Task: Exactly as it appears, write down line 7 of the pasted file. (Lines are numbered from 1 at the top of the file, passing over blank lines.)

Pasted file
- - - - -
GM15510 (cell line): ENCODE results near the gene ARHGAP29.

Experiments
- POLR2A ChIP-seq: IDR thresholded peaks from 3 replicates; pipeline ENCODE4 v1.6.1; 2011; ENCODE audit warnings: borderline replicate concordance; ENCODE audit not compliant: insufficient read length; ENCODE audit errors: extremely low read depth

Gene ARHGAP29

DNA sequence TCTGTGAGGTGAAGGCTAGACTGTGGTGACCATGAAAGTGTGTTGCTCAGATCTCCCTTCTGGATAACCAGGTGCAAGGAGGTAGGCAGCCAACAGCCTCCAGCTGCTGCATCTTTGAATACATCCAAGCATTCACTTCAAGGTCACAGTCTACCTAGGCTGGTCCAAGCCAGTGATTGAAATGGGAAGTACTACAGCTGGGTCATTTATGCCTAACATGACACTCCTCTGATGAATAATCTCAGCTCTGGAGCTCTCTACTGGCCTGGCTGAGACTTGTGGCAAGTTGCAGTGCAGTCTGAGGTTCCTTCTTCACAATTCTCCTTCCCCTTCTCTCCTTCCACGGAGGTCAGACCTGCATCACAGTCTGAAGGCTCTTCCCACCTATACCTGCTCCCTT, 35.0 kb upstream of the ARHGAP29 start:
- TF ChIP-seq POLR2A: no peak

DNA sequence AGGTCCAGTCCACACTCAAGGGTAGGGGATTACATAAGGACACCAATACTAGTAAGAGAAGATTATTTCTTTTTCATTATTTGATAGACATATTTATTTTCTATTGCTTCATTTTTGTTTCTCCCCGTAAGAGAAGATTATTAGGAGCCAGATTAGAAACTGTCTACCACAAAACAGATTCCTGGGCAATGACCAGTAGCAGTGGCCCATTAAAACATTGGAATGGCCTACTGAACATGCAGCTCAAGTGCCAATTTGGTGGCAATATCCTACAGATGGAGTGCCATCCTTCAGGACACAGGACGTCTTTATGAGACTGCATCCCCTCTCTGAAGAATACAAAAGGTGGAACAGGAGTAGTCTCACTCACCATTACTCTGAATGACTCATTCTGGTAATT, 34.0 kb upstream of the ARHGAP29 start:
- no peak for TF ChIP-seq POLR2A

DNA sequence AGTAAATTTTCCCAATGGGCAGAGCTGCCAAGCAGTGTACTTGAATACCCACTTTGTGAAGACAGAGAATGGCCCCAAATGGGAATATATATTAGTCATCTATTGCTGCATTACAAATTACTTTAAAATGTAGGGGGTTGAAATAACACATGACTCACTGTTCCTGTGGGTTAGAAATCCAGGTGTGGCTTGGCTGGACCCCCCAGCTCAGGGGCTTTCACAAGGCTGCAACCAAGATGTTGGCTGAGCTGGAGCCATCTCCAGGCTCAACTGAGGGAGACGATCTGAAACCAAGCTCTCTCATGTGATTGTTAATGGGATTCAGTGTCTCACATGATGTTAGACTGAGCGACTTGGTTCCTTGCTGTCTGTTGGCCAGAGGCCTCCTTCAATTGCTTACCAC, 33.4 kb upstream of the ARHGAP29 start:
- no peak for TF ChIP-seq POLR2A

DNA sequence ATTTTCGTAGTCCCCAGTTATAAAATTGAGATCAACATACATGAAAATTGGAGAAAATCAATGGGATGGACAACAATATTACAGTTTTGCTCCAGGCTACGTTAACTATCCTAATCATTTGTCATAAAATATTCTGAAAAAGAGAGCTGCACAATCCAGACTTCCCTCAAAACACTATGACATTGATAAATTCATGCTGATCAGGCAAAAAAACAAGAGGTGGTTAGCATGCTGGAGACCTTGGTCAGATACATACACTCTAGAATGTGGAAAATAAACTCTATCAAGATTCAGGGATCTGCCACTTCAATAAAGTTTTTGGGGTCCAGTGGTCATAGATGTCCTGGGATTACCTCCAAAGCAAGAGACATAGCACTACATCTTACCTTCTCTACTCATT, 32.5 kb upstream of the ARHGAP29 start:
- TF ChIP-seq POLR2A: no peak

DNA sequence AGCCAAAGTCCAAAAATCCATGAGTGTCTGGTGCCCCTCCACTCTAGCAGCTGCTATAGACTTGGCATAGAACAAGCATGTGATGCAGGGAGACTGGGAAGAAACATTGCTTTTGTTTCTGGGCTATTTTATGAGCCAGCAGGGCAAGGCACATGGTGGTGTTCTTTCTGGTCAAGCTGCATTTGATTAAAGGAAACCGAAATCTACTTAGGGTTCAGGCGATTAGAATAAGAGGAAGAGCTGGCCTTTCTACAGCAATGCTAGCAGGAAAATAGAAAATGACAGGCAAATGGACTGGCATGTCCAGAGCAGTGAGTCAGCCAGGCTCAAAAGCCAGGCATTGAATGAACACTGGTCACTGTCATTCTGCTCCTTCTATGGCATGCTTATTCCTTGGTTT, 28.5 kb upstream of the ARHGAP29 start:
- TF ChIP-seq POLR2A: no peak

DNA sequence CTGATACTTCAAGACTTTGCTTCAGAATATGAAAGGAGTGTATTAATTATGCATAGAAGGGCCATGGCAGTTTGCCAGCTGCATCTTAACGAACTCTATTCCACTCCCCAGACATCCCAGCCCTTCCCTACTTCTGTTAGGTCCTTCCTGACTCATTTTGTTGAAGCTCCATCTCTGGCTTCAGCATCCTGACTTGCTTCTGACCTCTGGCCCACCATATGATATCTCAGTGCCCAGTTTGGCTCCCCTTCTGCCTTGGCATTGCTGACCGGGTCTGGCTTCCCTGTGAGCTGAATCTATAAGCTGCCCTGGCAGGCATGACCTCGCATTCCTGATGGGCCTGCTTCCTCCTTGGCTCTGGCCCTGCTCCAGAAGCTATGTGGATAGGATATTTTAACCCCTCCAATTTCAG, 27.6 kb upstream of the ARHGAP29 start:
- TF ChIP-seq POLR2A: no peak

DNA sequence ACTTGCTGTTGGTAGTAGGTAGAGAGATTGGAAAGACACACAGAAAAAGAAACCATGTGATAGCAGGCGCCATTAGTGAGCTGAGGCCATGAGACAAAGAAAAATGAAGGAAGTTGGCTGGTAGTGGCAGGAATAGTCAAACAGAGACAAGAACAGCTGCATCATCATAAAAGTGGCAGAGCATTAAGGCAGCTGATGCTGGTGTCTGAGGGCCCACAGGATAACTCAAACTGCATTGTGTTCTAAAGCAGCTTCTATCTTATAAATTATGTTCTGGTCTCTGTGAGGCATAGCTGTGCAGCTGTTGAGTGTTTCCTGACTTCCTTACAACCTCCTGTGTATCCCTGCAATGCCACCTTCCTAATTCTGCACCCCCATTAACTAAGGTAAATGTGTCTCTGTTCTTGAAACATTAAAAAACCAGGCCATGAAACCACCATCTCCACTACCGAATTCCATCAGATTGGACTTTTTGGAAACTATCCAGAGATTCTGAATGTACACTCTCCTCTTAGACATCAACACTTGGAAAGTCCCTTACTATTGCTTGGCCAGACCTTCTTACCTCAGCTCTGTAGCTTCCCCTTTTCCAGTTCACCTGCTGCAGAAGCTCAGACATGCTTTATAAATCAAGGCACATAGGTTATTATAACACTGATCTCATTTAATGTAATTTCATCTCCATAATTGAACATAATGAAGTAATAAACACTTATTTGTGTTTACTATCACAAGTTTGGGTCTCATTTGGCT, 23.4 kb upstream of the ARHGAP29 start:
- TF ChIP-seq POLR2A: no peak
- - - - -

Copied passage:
DNA sequence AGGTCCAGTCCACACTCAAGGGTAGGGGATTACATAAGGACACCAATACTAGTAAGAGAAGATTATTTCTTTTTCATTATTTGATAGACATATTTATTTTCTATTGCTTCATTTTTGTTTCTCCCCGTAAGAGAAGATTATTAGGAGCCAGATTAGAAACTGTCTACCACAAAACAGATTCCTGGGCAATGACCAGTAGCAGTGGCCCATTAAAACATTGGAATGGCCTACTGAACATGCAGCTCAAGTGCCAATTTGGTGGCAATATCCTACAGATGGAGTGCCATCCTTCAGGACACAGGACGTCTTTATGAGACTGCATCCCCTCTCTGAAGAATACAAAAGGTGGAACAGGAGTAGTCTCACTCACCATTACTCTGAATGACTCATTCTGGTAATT, 34.0 kb upstream of the ARHGAP29 start: